Herman Melville: Billy Budd, Sailor
Summary by Michael McGoodwin, prepared 2001

Acknowledgement: This work has been summarized using the Penguin 1986 edition.  Quotations are for the most part taken from that work, as are paraphrases of its commentary.   

Overall Impression: This is a bleak but moving work, the inspiration for a good opera by Britten.


Summer 1797. Billy Budd is a young 21 y/o former foundling serving on a merchant ship Rights-of-Man returning to England, when he is impressed to serve on the H.M.S. Bellipotent "seventy four" warship. The English are at war with Napoleonic France. He is happy to be taken aboard, though Captain Graveling is grieved to lose him. On departing, he innocently says "And goodbye to you too, old Rights-of-Man", which raises concern because of the potentially mutinous idea it contains. Mutiny is on the minds of the ship's officers since the recent mutiny at the Nore in May. Budd is illiterate and a foundling, and has a stammer which affects him under stress. He is beautiful and "in the nude might have posed for a statue of a young Adam before the Fall." The captain is Captain Edward Fairfax Vere, called "Starry Vere" for his intellectual bookish and sometimes dreamy ways, a bachelor of 40 years or so. John Claggart is the master-at-arms, a sort of police chief who maintains order below decks, 35 y/o, of somewhat mysterious origins. Billy is horrified to see the back of a sailor who has been whipped. He finds himself getting in trouble with Claggart--the old sailor Dansker, who calls him Baby, warns him that "Jemmy Legs [Claggart] is down on you." Claggart takes an inexplicable dislike for Budd, perhaps because he himself is evil, has Natural Depravity, etc. He was moved by Budd's beauty and resolves to foment ill blood. A mysterious sailor appears to Budd one night and speaks veiled but mutinous ideas, offering him money. Billy is aghast at this. Dansker again interprets this as Claggart's doing and warns Budd. Claggart is melancholy, and has "a touch of soft yearning, as if Claggart could even have loved Billy but for fate and ban." (i.e., homosexual yearnings). A subterranean fire "was eating its way deeper and deeper in him". Claggart appears to Vere to warn him that there is a dangerous person aboard and hints of possible mutiny. A distant French enemy ship is spied but makes its escape. He accuses Billy Budd, now a foretopman. He refers to him a as mantrap. Vere warns Claggart against bearing false witness, as he cannot believe the innocent Billy could be doing this. Vere resolves to call Budd to confront his accuser.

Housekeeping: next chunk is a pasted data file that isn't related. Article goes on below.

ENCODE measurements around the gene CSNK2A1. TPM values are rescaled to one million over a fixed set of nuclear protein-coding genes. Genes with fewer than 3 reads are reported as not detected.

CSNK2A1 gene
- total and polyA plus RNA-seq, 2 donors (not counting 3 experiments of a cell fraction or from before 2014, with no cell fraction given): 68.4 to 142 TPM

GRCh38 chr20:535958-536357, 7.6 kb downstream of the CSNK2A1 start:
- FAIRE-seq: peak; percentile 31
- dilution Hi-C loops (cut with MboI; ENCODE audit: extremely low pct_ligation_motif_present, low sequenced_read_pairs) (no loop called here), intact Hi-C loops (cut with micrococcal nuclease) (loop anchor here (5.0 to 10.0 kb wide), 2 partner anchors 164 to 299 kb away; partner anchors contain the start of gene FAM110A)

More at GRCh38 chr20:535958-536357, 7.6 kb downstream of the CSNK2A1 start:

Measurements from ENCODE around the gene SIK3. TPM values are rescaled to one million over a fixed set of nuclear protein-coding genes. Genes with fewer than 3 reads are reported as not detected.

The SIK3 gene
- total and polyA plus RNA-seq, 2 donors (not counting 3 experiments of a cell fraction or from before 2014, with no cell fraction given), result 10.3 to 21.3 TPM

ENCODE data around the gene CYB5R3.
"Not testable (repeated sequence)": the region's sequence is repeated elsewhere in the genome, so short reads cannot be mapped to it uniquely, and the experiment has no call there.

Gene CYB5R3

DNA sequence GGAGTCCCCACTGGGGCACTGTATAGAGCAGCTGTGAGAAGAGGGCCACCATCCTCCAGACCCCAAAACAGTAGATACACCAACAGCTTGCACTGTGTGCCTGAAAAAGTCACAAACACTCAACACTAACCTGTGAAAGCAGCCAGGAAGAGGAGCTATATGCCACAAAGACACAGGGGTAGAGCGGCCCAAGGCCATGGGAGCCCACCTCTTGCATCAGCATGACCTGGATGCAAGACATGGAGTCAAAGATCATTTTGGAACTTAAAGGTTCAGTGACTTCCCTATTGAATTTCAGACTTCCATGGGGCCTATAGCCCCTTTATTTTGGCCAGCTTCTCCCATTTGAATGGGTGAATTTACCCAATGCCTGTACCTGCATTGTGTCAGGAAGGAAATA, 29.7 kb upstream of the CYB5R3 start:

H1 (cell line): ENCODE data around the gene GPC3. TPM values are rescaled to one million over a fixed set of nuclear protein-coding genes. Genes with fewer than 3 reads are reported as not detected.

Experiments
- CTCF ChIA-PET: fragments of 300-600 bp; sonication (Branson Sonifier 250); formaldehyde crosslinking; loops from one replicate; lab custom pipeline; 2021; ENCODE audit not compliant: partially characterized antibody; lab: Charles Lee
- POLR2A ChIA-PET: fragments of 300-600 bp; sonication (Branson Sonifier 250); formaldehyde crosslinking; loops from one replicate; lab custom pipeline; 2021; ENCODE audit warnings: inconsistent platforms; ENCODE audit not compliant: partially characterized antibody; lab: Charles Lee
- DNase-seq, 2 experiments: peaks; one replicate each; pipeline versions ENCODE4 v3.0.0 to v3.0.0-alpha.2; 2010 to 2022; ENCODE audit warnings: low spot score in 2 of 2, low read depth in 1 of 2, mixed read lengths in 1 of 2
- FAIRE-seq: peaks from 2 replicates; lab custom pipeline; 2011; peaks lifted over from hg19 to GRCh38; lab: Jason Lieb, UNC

When Claggart repeats his accusation to his face, he is overcome with a stammer and suddenly strikes Claggart, who falls down dead. The captain is forced to call a drumhead court promptly, since they are at war, and a brief trial takes place in which the captain is the sole witness. Budd professes his loyalty to the king, which Vere says he believes, but after Budd leaves, Vere says to the judges that Budd must die regardless according to rigid naval law (and the need to show strength and firmness of resolve to the crew), despite the "mystery of iniquity" that hangs over the circumstances and the man's obvious innocence. Budd is sentenced to hang from the mainyard the same morning, and Vere himself goes to tell him (we do not hear what is actually said between them). The Captain informs the crew of the death sentence and Claggart is buried at sea. Billy sleeps and spends the night with little fear. The chaplain kisses him on the cheek. When Billy has the noose about him, he says "God bless Captain Vere!" As dawn is breaking "...it chanced that the vapory fleece hanging low in the East was shot through with a soft glory as of the fleece of the Lamb of God seen in mystical vision, and simultaneously therewith, watched by the wedged mass of upturned faces, Billy ascended; and, ascending, took the full rose of the dawn." Soon he too is buried at sea. Vere later is commended for his necessary action. He dies soon afterwards by a musket ball shot from the enemy's main cabin--as he lingered near death, he said "Billy Budd, Billy Budd". A sailor later makes a ballad about Billy, "Billy in the Darbies".